THE Youghal woman who was stalked and harassed by her former co-worker has urged people to rally around his family.
Una Ring said that she would never forgive James Steele from Rosscarbery for what he had done to her and her family, but she did feel for his own family, given what they must now being going through.
‘I feel a little bit of sympathy for him that he has destroyed his own life, his family’s life. But, having said that, I would be of a different mindset if he had gotten into the house,’ she said.
‘I’m unlucky that it happened but I am extremely lucky that the guards were so dedicated – they sat outside my house from midnight to 5am, night after night after night, just waiting for him. We knew he was going to show up, it was just a matter of time.’
Ms Ring said that Steele’s decision to harass and threaten her took a lot of careful and methodical thought, given that he had to drive from West Cork to East Cork to carry out his crimes.
‘It’s a long drive from Rosscarbery to Youghal with plenty of time to think about what he was doing, but he continued to carry out a sustained and systematic attack on my family’s privacy and sense of security, with no regard for the fear he was causing,’ she said.
She paid tribute to Youghal gardaí for the support that they had given her after she reported to them that she was being harassed, and the investigation that they launched which ultimately led to Steele being arrested, convicted and jailed.
‘I would strongly urge anyone who is being harassed to contact your local gardaí for advice and have any incident reported should your situation escalate at any stage,’ said Ms Ring.
‘The win for me is not today although we are delighted with the outcome – the win for me was last July when James Steele was arrested on my property and prevented from entering my home and carrying out a brutal attack on myself and my daughter,’ she said.
Ms Ring said the entire experience has had a very damaging effect on her mental health.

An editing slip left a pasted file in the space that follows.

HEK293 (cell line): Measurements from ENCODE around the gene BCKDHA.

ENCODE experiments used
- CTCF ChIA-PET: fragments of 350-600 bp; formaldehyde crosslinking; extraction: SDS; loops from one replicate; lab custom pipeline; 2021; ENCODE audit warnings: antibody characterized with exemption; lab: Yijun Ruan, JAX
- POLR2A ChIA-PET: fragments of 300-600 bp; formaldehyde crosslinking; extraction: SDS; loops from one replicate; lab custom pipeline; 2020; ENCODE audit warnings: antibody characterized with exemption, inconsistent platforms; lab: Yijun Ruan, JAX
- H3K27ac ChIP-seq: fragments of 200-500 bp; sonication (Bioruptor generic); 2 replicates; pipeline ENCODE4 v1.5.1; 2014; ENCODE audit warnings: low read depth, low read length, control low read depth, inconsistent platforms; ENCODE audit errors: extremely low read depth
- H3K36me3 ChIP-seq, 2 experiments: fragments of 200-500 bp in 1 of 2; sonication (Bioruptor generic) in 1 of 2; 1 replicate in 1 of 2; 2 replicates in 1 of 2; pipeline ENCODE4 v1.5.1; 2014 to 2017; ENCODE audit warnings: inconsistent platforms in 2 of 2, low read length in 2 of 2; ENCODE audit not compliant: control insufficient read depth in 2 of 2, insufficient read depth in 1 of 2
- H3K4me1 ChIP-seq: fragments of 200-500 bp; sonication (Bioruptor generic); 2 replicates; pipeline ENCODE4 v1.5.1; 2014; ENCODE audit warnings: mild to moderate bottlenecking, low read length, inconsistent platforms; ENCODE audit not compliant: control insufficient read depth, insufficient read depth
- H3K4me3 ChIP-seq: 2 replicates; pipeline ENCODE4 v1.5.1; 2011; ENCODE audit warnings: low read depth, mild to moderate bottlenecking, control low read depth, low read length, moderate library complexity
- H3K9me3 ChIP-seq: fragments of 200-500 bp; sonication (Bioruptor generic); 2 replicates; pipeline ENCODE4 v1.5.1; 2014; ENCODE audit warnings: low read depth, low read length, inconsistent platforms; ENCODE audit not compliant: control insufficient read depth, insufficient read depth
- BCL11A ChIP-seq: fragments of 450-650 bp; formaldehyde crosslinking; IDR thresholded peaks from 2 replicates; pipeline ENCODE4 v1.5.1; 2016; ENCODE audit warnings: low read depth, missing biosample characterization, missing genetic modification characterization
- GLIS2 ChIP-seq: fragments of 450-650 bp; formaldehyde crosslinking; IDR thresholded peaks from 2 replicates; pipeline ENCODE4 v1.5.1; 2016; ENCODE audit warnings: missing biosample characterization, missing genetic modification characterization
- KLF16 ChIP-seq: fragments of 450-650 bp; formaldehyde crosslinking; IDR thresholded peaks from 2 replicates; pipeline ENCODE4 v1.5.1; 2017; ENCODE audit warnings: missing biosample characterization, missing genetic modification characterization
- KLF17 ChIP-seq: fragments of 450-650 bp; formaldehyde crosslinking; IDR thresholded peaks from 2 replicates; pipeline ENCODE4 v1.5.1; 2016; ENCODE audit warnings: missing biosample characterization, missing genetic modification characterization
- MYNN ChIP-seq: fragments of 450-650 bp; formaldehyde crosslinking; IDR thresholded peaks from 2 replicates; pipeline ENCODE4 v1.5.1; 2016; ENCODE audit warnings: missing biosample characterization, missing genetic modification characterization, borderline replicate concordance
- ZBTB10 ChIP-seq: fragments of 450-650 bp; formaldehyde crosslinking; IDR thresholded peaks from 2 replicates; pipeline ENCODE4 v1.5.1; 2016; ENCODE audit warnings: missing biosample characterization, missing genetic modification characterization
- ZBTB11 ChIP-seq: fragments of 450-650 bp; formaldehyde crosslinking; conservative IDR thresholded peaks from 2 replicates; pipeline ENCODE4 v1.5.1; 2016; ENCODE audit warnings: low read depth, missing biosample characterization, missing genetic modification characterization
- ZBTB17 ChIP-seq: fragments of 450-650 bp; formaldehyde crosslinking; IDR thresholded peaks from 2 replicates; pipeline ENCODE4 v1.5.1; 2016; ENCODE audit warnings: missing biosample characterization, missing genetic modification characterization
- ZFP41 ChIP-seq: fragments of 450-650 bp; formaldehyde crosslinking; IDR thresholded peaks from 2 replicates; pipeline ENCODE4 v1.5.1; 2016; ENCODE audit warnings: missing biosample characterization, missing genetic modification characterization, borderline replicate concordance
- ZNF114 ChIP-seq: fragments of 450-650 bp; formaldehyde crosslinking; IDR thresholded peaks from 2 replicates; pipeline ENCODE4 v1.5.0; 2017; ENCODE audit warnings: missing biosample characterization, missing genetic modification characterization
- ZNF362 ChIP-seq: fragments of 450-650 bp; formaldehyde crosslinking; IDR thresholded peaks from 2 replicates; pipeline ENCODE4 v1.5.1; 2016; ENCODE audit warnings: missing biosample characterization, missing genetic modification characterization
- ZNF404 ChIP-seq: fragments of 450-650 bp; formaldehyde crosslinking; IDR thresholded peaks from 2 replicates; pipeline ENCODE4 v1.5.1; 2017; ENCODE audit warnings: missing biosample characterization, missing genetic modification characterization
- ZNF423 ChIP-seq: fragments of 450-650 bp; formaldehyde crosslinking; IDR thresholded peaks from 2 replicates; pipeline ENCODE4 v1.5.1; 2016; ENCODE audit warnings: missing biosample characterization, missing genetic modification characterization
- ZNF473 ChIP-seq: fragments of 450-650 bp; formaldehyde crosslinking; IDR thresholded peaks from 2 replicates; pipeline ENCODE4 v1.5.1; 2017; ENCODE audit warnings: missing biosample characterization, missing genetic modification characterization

‘I was extremely fearful – I was in fear of my life, I really was, it was harrowing ... It has had a profound impact. It has impacted me financially because I can only work part-time at the moment but it also impacted emotionally. I’m still getting ongoing counselling and I’m on medication.’
She said she was fortunate to have an excellent psychotherapist who was helping her on a weekly basis. ‘I will get over it – what am I looking forward to most – just a sense of freedom, being able to go for a walk without looking over my shoulder because now that the sentence is out, I can carry on with life,’ she said, speaking outside the Anglesea St courthouse in Cork.
Ms Ring said she felt that Judge Ó Donnabháin appreciated the impact that Steele’s crimes had on her and her family, as he was very empathetic in his comments.
‘Obviously I would have preferred a higher sentence – there is nothing that is high enough for what I went through, but I am happy enough with it – I knew he wasn’t going to get the full 14 years. I knew it wasn’t going to be what I wanted, but the judge was very fair.’
In her victim impact statement delivered in court, Ms Ring said that when she first met Steele, she thought of him as a respected work colleague and what made his obsession with her all the more disturbing was that they had no relationship other than they worked for the same company.
‘This was not an angry ex-husband or jilted ex-boyfriend – we were not even friends – he was just a man that I worked with and it makes no sense to me. I will never understand why he victimised me and wanted to inflict so much pain on myself and my two children, whom he had never even met.
‘As a mother, my instinct is to protect my children and I was powerless to do so once his stalking began – I feel a huge burden of guilt that my children’s lives were put in danger even though it was entirely out of my control.’
She explained the huge toll it had taken on her children and how, because she was so convinced he would come back to harm her, that she used to tidy up each night before going to bed ‘so the house would be presentable for the crime scene photos’.
She considered getting a tattoo with her name, town name and date of birth on it, so if she was murdered, her body would be quickly identified. A work promotion has been lost now, as Una is only able to work part-time, and the financial toll has been difficult on her, as well as the cost of installing CCTV, extra locks, counselling and repairing damage to her car and home.
She said Steele broke her ‘on so many levels’ and she is terrified of what he might do when released. While she has been diagnosed with PTSD, and is on four types of medication, Steele did not diminish her faith in other people and she said the support she got, including from the gardaí, was ‘phenomenal’.